3. They made sacrifices for you. From the moment your mother carried you in her womb, until you grew up to be who or what you are today, your parents have definitely made sacrifices to make sure you are in good hands. Do the same for them by providing quality people from Luxcare Senior Care
  4. Show you appreciate them. Caring for them and attending to their needs is one of the many ways you can show that you love and appreciate them.
  5. Heritage. Your elders are part of your family and they can impart traditions and ideals that have been integral to your family’s history and your own personal identity.
  6. Learn from them. They have been through things you can’t imagine. Throughout the years, they have weathered the many storms of life, and from here you can find precious life lessons. Therefore, take the time to heed what they say and learn from their lives.
  7. They need a sense of belonging. Providing them good elderly care by yourself or with the help of Luxcare Senior Care, stops them from feeling isolated and depressed. You help continue to provide them a sense of community, a social life, that empowers and energizes them.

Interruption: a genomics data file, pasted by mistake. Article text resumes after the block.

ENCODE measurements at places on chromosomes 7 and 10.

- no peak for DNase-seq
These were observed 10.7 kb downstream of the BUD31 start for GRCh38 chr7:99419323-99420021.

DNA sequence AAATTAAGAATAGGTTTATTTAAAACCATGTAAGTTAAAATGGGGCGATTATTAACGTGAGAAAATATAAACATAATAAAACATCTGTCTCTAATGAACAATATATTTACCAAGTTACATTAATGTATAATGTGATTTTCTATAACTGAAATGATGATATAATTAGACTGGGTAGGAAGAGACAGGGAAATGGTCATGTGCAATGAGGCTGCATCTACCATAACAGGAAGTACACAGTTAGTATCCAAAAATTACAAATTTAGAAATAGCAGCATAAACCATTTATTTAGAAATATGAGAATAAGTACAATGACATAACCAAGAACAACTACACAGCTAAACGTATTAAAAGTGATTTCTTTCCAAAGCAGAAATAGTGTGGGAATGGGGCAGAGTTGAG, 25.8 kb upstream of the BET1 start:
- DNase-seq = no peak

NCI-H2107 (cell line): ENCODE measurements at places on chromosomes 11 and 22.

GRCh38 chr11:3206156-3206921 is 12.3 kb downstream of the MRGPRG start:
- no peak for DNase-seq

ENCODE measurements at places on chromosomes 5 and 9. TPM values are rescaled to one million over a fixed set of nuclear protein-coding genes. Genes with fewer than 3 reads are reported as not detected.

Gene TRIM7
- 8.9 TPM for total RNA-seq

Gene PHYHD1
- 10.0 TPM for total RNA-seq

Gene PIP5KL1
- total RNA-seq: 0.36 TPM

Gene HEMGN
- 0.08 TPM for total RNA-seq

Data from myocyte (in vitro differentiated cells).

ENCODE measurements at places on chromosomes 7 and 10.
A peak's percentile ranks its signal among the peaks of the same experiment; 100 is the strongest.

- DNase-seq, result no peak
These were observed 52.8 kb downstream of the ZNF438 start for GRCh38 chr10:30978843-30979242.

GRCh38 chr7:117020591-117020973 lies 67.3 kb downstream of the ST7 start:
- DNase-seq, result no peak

8. Gain insight into their values. They lived through a time where the value system is different from yours. By spending time to talk to them and get to know their history, you can gain insight into how they lived, how life was in their times, and learn values that you can also apply to your generation.
  9. They need to feel a sense of purpose. Part of properly caring for your elderly loved ones is providing them a sense of purpose so they will always look forward to the days ahead of them instead of being filled with dread or uncertainty.
  10. They are nearing the end. Let’s face it, sooner or later, with their age, the future becomes more uncertain. This can take a toll on their physical and mental health. Make them live out the rest of their lives feeling happiness and at peace as well as feeling loved and cared for. Let us help you call Luxcare Senior Care

Bonus reason:

11. It’s simply the right thing to do. As a human being, it’s just right that as a community we care for our elders. After all, you are soon going to become one to.

This woman lived on her own until 107; expert says care in community key to aging population

Foon Hay Lum, 110, is the oldest of the 14 centenarians at Mon Sheong Home for the Aged in downtown Toronto. (Mike Cole/CBC)

https://www.cbc.ca/news/canada/toronto/this-woman-lived-on-her-own-until-107-expert-says-care-in-community-key-to-aging-population-1.5181748